After an extensive study lasting three years, the government's panel on Health and Safety in Britain have come to the conclusion that stair rails, or banisters, should not be smooth.
"There was an accident in 2008," said the government's chief Health and Safety officer, Sophie Anne Heath. "A man in Dorking was sliding down a banister when he fell off and severely sprained an ankle."
Following the accident, plans were put in place to determine what, if anything, could be done to make banisters a safer stair accessory.
"Our initial approach was to remove banisters," said Heath. "However, one of the other departments in the H&S offices objected, as a previous study had shown how dangerous stairs could be without banisters."
Public consultation and study groups followed to determine how existing banisters could be rendered safe.
"We attempted to put foam padding on the stairs, in case somebody did fall," said Heath. "However, the Stair Safety Study had previously shown that leaving items on stairs was also dangerous. It was a poser."
Investigations with crash test dummies showed that quite a bit of speed could be built up on a suitably long banister, but shorter banisters weren't the option, due to the requirement that all banisters should be slightly longer than the stair case. An internet questionnaire revealed that the major reason for sliding down banisters was that it was fun.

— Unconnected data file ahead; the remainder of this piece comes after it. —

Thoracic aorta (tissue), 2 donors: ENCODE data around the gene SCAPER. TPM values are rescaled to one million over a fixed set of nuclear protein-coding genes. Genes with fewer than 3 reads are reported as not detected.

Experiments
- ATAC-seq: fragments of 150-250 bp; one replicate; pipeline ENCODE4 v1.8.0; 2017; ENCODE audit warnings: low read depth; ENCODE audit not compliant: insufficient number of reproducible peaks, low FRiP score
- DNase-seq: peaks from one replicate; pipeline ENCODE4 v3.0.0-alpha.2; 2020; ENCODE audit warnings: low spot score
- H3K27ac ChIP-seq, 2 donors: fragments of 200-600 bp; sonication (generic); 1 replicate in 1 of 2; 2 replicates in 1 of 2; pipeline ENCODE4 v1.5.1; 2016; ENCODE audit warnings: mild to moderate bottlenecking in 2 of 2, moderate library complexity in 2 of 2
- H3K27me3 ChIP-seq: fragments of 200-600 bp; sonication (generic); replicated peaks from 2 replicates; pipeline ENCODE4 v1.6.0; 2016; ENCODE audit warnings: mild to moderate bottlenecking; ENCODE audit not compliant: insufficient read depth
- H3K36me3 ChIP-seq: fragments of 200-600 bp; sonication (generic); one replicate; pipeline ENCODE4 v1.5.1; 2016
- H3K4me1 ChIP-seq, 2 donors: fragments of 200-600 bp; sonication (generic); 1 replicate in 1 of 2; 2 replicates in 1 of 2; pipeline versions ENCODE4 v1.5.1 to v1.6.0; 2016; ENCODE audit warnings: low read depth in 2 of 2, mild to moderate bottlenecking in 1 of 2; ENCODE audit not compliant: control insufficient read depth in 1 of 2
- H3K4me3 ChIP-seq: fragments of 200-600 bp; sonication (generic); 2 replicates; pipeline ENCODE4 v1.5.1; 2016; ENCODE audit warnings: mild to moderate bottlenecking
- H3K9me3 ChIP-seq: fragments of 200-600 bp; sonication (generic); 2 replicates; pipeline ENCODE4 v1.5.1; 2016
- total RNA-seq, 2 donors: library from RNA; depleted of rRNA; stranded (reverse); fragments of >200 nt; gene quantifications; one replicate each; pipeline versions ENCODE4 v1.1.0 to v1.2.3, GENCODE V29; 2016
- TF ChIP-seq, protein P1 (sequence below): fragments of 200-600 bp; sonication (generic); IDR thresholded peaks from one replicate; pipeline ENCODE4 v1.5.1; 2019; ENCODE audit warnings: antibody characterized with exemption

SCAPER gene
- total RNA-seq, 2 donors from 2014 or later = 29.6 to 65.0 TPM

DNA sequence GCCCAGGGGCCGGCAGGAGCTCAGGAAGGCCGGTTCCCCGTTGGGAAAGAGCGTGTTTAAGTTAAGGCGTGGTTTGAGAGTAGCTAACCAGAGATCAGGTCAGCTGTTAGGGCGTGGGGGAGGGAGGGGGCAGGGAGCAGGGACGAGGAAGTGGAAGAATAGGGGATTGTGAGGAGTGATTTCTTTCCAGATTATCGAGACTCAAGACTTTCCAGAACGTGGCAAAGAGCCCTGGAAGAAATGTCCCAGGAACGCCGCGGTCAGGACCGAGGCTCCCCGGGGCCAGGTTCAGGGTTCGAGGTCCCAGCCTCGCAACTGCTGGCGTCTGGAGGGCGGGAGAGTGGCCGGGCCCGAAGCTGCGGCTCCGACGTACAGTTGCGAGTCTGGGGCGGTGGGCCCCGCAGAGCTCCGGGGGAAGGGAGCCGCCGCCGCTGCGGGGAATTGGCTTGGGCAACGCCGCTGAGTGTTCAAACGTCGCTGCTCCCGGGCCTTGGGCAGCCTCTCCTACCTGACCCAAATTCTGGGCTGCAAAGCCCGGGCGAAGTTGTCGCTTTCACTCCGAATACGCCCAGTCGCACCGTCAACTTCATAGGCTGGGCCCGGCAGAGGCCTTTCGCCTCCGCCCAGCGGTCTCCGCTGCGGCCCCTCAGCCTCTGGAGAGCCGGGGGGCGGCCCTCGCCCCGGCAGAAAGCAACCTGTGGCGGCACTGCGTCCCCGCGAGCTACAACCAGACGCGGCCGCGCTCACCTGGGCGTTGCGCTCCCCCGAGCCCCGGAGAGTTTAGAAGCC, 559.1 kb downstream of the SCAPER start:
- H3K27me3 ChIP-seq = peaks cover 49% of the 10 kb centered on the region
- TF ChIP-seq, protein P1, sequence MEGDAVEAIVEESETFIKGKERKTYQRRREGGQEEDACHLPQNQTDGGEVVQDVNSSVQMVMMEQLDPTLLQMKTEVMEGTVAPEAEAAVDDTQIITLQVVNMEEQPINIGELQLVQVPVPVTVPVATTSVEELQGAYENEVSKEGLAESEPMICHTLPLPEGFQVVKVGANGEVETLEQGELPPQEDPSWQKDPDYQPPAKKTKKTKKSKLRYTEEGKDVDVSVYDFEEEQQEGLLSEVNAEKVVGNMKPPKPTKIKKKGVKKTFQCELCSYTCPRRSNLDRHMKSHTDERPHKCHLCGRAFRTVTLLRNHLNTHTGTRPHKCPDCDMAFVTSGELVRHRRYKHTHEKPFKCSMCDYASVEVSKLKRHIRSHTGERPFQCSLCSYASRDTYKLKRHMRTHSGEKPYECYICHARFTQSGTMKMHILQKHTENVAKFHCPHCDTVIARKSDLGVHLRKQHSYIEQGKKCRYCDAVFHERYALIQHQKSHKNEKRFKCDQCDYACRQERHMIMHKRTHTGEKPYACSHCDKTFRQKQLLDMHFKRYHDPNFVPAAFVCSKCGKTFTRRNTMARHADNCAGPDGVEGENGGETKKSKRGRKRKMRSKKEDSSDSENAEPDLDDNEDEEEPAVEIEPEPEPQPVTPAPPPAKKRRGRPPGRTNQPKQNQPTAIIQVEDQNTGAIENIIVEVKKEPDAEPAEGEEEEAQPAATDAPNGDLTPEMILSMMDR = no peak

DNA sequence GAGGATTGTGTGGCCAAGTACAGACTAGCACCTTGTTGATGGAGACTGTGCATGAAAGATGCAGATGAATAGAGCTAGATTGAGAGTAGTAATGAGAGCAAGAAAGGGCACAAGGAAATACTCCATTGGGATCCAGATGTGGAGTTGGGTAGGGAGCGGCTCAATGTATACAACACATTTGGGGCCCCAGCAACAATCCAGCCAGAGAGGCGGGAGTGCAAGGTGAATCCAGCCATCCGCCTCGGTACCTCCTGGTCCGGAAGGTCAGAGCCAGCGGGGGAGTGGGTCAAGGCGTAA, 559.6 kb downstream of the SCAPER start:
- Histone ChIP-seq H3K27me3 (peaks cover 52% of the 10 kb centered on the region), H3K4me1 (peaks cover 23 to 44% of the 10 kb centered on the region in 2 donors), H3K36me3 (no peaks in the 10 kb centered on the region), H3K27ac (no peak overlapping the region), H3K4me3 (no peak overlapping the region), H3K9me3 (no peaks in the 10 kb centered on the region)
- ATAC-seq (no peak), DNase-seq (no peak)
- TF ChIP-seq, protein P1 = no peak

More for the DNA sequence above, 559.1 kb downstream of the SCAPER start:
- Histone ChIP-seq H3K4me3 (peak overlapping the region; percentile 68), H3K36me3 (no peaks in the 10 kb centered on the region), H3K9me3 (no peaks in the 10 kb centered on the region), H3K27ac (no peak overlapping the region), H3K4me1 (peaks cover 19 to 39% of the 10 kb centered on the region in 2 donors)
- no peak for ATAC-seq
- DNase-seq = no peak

"Earlier this year, we came up with a solution," said Heath. "All the departments were happy that it wouldn't contravene any other safety edicts."
All banisters in public buildings are now to be retrofitted with bobbles spaced every five feet.
"This makes sliding down a banister a very painful experience," Heath said. "This appears to do the trick."
Leaflets are also to be sent out to ever house in the country, even bungalows, to urge house owners to do the same.